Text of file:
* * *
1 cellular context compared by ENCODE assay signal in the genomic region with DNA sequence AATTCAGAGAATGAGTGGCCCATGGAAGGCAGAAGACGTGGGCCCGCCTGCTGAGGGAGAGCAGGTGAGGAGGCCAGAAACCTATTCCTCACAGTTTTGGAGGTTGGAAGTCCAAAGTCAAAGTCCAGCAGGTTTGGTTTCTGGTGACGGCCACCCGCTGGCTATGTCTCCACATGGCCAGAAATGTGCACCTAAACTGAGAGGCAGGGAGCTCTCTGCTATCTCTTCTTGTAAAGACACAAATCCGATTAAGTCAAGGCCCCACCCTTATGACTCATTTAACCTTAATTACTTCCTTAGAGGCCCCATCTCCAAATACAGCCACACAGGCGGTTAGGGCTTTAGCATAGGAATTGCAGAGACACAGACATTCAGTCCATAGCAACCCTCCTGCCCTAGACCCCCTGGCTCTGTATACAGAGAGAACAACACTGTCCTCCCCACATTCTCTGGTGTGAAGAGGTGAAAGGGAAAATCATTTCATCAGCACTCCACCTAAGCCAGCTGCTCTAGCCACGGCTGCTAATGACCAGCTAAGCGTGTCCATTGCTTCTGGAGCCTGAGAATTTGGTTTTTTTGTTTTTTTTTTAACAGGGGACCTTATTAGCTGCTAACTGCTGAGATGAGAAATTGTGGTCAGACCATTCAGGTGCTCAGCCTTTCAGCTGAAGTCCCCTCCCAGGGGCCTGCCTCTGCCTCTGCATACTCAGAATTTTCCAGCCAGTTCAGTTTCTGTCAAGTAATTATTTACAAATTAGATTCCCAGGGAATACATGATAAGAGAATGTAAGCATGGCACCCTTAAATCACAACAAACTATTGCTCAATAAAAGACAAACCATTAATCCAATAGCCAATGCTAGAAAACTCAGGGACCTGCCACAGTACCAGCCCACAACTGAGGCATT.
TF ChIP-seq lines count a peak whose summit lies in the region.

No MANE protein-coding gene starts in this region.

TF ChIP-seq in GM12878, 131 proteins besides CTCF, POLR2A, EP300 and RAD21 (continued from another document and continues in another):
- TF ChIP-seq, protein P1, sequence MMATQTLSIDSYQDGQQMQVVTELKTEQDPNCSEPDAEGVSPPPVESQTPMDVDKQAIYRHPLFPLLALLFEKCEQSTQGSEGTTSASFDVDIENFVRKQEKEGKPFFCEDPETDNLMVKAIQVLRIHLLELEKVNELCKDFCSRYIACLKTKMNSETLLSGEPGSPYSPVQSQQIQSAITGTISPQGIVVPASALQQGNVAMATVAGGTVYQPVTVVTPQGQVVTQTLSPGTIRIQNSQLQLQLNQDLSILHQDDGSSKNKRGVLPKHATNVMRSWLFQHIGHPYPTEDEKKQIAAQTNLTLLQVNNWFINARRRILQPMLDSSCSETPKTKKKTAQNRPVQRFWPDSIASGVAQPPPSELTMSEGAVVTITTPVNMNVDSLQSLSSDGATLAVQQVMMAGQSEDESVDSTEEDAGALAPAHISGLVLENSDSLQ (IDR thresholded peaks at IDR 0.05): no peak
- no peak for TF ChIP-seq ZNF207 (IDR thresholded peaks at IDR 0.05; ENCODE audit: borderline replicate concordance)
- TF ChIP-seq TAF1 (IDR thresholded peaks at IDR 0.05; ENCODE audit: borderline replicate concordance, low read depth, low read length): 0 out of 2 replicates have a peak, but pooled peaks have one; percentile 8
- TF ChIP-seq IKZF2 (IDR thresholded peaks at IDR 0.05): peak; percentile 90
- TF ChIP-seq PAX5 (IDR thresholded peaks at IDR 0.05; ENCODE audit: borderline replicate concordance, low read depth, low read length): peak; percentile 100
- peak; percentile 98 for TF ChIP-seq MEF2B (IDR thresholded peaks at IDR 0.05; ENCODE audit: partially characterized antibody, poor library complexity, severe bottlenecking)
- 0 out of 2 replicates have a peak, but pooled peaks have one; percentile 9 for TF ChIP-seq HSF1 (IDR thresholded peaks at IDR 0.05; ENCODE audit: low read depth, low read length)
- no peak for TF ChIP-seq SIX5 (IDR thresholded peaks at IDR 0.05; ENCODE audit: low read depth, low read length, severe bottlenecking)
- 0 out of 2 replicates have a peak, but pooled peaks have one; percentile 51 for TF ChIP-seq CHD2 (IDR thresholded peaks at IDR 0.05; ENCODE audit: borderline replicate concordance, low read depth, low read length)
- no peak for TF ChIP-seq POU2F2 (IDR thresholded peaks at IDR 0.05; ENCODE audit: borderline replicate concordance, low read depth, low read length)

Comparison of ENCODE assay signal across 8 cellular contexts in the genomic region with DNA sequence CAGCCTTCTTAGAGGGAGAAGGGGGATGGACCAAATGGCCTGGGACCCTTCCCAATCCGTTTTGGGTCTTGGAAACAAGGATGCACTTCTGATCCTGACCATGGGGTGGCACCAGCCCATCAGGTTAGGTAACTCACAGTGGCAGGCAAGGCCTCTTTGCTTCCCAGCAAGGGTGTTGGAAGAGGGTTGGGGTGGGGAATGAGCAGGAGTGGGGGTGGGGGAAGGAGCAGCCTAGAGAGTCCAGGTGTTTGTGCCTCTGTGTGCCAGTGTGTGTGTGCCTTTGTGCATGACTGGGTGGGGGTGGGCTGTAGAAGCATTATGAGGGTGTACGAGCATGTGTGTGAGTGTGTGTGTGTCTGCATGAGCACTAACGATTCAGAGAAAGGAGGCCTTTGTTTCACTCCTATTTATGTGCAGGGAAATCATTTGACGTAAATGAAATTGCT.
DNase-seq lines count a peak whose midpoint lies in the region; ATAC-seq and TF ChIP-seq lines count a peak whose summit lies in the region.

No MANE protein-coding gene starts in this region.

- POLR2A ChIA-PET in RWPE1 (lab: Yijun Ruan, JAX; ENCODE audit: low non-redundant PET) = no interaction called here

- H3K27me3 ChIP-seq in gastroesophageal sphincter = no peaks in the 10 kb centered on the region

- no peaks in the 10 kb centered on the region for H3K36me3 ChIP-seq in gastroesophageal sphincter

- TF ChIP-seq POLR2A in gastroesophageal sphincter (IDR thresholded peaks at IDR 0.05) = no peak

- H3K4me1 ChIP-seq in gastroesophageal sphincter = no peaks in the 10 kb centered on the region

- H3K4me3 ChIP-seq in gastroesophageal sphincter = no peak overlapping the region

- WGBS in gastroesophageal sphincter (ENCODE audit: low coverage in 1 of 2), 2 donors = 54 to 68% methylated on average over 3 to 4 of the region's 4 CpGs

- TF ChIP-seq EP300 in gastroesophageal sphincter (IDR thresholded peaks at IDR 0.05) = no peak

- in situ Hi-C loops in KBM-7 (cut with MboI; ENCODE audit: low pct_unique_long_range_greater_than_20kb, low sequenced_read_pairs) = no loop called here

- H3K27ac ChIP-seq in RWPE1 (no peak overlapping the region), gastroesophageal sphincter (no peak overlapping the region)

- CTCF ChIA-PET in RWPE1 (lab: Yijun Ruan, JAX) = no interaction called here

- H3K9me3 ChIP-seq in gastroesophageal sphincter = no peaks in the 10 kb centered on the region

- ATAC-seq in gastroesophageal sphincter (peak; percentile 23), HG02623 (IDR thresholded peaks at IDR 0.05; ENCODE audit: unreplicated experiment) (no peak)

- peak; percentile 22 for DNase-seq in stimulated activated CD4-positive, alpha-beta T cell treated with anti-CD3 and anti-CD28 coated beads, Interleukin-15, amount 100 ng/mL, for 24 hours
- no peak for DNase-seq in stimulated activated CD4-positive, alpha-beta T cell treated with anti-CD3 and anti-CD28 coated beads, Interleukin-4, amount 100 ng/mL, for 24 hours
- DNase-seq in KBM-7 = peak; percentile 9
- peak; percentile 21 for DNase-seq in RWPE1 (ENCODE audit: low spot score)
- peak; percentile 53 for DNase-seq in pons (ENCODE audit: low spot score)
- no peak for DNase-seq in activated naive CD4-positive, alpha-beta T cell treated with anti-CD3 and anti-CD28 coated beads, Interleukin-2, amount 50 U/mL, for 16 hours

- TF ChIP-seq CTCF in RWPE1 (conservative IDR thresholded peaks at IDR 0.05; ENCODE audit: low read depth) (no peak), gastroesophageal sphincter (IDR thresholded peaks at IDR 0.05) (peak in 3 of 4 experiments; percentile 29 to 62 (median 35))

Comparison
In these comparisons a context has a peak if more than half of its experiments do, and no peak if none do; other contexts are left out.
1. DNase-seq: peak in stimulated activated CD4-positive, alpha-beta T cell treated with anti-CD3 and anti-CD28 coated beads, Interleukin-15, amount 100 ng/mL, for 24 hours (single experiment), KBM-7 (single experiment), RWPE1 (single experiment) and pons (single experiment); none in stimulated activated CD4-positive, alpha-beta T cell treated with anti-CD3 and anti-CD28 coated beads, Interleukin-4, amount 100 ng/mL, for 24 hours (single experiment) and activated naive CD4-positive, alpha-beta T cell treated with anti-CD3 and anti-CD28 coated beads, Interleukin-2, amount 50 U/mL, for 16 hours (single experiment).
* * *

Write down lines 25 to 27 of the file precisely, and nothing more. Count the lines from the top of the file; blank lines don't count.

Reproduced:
- TF ChIP-seq EP300 in gastroesophageal sphincter (IDR thresholded peaks at IDR 0.05) = no peak

- in situ Hi-C loops in KBM-7 (cut with MboI; ENCODE audit: low pct_unique_long_range_greater_than_20kb, low sequenced_read_pairs) = no loop called here

- H3K27ac ChIP-seq in RWPE1 (no peak overlapping the region), gastroesophageal sphincter (no peak overlapping the region)